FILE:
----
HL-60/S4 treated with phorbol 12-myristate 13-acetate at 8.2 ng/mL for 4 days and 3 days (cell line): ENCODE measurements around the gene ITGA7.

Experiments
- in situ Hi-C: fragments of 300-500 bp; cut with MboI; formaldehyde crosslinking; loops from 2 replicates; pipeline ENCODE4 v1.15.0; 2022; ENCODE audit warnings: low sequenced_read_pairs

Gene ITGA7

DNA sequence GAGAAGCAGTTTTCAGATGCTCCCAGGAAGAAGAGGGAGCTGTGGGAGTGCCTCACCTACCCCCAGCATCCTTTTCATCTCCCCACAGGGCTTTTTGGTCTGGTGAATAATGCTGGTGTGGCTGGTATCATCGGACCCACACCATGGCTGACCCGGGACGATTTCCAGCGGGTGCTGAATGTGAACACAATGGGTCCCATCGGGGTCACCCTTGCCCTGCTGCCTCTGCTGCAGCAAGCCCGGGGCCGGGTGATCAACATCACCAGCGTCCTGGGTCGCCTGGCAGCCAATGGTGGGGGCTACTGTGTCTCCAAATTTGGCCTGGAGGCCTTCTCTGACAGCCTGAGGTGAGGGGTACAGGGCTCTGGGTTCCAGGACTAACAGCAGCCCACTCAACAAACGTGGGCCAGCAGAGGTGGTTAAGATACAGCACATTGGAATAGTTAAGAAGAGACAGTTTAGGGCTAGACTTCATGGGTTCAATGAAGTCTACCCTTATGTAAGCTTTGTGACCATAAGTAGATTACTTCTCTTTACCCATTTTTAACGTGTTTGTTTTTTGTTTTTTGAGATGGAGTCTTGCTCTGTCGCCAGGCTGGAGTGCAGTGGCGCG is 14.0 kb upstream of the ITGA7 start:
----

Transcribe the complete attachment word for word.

HL-60/S4 treated with phorbol 12-myristate 13-acetate at 8.2 ng/mL for 4 days and 3 days (cell line): ENCODE measurements around the gene ITGA7.

Experiments
- in situ Hi-C: fragments of 300-500 bp; cut with MboI; formaldehyde crosslinking; loops from 2 replicates; pipeline ENCODE4 v1.15.0; 2022; ENCODE audit warnings: low sequenced_read_pairs

Gene ITGA7

DNA sequence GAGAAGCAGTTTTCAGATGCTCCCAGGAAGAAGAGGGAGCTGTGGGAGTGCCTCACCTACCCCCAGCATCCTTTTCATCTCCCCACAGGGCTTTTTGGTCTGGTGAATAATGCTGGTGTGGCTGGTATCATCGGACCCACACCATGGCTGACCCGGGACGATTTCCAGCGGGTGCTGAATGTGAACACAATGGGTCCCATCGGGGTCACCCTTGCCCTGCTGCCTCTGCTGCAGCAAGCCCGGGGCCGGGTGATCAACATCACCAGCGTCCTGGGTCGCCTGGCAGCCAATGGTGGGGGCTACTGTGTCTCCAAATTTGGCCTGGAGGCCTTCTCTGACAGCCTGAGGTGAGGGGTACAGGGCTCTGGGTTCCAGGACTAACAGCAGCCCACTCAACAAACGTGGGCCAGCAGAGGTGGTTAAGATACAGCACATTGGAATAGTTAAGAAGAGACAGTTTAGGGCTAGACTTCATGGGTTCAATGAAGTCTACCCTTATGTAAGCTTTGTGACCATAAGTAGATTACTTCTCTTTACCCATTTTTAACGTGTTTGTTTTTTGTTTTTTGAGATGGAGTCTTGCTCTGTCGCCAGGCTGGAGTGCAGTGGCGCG is 14.0 kb upstream of the ITGA7 start: